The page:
“Well, I am glad to hear that because as you pointed out, this would be a supplement, not a substitute, but a supplement to what we need to beef up in our ICBM missile defense program.” – Congressman Doug Lamborn, Representative from Colorado’s 5th District.
“My last question is about shifting over to Guam. INDO-PACOM has indicated they like to increase our missile defense capability in Guam. What would that look like and what do we as a Committee need to be doing this year to facilitate whatever that capability would be?” – Congressman Mike Rogers, Representative from Alabama’s 3rd District.
“Well presently, at Guam as you know there is a THAAD missile defense battery there. Some of the discussion has been whether that should be augmented or are there alternate ways to provide that sort of missile defense coverage. Again, THAAD, a very high demand asset, and so it’s a matter of compared to whats and there have been some proposals into INDO-PACOM has put forward for instance, whether you could have some sea-based, placed on land, Aegis Ashore capabilities and things of that nature.” – Honorable John Rood, Under Secretary of Defense for Policy.
“Do you layer that in addition to the THAAD or in place of the THAAD?” – Congressman Mike Rogers, Representative from Alabama’s 3rd District.
“Potentially as a replacement for. But a decision has not been made to do that. The present plan is for THAAD to continue in that role.” – Honorable John Rood, Under Secretary of Defense for Policy.
It is clear to the United States Congress that our homeland missile defense against North Korean ICBMs is at risk beyond 2025 as the finite limitation of 44 Ground Based Interceptors (GBIs) in Alaska is not being increased until 2030 at the earliest with the development, testing, and deployment of the new Next Generation Interceptor (NGI). Many of the limited 44 GBIS are first generation interceptors and not all third generation GBIs that were recently proven on March 25, 2019 in a salvo intercept test that quantified the system with the DOD’s Department of Operational Test and Evaluation (DOT&E). Adding to the GBI shortage is North Korea’s continual ICBM production along with a possible breakout of future Iranian ICBMs that would add tremendous stress and compound more risk to the limited number of 44 GBI interceptors. Increasing the reliability and efficiency of these 44 GBIs is paramount from the interceptor itself to the sensors it relies on for success. The radar being built in Alaska, the Long-Range Discrimination Radar (LRDR), and the proposed Homeland Defense Radars (HDR) in Hawaii and the Pacific will significantly enhance the GBI’s efficiency to defend the United States homeland and Hawaii with these limited 44 GBIs that can intercept at extreme distances during an ICBM’s midcourse phase of flight in space, which enable second and third shots if necessary for a near perfect defense.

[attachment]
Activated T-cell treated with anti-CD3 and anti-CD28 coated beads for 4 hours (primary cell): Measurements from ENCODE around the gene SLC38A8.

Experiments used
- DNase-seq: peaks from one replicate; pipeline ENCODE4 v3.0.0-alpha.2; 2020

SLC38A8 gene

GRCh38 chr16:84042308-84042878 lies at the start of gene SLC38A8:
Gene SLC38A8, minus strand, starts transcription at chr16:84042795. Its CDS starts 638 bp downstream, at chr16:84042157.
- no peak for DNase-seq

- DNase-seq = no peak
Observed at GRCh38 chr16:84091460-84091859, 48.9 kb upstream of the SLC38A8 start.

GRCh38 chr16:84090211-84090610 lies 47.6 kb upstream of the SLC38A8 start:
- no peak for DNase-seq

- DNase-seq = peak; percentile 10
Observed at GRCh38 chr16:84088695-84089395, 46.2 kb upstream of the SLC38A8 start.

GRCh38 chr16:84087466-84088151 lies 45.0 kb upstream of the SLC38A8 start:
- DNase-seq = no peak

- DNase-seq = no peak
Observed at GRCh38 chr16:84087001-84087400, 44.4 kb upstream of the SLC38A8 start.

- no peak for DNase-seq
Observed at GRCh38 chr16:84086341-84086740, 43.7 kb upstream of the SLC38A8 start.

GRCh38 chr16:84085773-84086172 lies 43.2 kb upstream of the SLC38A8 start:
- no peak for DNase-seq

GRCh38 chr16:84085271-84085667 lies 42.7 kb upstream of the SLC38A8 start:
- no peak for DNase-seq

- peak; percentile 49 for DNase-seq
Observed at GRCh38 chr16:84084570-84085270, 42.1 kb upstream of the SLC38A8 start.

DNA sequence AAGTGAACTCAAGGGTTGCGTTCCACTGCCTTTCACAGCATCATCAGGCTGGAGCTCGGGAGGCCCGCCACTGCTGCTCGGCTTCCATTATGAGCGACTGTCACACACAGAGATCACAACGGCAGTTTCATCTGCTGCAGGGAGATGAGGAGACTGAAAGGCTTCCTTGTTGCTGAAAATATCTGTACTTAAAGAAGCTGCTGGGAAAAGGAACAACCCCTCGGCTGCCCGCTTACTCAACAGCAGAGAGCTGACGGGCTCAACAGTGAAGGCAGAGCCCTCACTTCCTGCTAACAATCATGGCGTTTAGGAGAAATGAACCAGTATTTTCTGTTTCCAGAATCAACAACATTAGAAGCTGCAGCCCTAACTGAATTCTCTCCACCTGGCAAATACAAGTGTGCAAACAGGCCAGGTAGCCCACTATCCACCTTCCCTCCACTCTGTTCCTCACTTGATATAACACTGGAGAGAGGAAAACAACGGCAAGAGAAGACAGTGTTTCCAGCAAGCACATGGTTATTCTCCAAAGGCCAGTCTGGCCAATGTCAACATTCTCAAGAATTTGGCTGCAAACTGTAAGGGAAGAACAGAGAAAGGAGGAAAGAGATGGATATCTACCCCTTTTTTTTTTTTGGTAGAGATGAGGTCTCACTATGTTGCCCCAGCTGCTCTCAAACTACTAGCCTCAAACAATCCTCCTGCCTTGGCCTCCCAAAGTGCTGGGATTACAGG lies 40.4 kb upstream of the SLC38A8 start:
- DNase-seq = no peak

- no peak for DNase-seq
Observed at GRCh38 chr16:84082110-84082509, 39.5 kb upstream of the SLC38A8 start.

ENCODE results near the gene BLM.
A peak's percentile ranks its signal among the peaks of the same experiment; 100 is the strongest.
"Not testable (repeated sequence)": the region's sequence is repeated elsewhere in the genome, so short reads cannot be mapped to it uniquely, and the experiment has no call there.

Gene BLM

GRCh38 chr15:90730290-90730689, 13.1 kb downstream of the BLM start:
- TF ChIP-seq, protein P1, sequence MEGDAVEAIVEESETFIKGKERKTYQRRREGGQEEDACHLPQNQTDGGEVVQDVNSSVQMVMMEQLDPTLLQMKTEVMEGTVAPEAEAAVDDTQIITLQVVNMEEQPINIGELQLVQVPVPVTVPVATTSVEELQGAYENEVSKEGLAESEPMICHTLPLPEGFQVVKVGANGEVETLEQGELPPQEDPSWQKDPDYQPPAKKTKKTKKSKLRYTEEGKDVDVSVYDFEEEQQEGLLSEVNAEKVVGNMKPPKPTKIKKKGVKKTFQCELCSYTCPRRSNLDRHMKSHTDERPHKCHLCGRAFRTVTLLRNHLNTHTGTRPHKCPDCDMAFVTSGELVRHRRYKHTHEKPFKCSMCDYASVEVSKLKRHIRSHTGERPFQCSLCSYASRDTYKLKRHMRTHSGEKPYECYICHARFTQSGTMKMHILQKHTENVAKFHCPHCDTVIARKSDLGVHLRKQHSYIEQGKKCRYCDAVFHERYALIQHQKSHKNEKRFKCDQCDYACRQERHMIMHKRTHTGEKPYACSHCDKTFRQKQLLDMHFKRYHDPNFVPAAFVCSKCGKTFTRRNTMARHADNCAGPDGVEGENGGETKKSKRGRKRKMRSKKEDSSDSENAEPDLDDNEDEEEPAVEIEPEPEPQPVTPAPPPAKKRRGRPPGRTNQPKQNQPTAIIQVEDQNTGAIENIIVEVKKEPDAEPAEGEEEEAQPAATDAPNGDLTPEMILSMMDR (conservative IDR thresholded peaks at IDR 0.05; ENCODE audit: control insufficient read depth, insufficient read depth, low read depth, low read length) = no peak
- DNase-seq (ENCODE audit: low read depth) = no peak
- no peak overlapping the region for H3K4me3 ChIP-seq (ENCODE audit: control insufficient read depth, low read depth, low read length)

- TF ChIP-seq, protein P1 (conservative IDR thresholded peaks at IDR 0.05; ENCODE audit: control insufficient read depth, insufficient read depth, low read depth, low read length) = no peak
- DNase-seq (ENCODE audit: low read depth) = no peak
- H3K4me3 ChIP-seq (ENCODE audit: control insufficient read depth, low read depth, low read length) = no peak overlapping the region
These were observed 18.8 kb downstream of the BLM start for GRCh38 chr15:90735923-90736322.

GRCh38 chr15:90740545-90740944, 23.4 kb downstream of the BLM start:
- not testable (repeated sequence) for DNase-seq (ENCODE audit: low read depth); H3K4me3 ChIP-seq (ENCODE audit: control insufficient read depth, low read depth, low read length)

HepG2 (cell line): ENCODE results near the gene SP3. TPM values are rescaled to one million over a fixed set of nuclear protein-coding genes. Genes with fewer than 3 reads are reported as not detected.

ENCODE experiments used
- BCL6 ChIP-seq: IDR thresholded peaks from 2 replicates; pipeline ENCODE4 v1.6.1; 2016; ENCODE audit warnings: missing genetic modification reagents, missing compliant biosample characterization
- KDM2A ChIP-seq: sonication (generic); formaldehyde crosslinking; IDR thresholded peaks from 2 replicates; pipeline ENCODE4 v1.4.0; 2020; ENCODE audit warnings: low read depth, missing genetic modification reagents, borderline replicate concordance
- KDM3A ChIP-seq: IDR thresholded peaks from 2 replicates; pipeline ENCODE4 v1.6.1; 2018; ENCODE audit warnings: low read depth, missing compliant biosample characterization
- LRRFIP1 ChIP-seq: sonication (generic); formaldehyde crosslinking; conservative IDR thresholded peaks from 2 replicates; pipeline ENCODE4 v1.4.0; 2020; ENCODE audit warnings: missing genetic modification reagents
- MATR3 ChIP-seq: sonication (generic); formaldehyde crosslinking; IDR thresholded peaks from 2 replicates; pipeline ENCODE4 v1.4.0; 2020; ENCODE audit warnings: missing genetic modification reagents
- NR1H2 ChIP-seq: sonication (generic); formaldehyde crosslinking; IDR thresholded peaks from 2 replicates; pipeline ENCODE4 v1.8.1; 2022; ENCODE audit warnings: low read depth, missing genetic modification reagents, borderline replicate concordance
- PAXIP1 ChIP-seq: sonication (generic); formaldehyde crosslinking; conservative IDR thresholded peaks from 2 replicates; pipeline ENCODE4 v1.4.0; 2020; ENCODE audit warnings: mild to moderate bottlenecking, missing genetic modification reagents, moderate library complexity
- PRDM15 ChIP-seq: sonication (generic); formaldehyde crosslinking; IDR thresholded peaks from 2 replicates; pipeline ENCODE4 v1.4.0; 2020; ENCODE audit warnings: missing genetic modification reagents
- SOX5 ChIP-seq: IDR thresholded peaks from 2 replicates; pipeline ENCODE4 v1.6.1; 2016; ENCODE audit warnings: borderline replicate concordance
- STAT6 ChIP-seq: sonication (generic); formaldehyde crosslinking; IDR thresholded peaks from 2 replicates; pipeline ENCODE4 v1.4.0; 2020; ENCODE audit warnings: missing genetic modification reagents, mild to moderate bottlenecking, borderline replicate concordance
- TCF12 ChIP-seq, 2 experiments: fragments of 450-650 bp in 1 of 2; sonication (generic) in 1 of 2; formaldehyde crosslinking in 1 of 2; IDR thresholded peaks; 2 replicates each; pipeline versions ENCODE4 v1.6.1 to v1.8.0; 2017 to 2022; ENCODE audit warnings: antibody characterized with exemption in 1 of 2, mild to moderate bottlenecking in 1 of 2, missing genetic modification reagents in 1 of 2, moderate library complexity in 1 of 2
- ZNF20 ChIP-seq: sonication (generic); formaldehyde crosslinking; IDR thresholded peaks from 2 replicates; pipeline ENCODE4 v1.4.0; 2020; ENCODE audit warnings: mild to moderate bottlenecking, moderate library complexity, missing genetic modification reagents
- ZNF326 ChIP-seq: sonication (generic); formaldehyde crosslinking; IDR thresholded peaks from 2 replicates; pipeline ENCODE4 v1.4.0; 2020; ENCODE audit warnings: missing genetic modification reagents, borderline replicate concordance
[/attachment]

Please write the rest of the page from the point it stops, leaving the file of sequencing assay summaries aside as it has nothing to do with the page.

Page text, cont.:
To supplement these 44 GBIs, not replace them, is to add depth and intercept at shorter ranges in space and underneath the GBIs during an ICBM’s terminal phase of flight. Today there are existing interceptors that are in production and one will be tested this year against an ICBM target. These interceptors, the Standard Missile-3 (SM-3) Block IIA and the THAAD, all have inherent capability within their systems to intercept successfully an ICBM in descending order of the defended areas. THAAD interceptors are deployed today in seven THAAD batteries and the SM-3 Block IIA, which is being produced but not operationally deployed yet, will be on Aegis ships and Aegis Ashore sites that can serve as an underlayer to defend U.S. territory .
“I have 100% confidence, I don’t say 100% very often. I have a 100% confidence in those capabilities against North Korea but you have to understand, that’s what they are built for. They are built for North Korea, they’re not built for anything else. They are built for North Korea. They will work against North Korea, god forbid if we ever have to.” – General John Hyten, Vice Chairman of the Joint Chief of Staff, responding to a question on current missile defense systems ability to defend the U.S. from North Korean missiles at a Center for Strategic and International Studies event on January 17, 2020.
The United States has to provide its nation the best possible defense it can, deployed, layered, and operational in place against North Korea and Iran.
Defense wins against North Korea and Iran.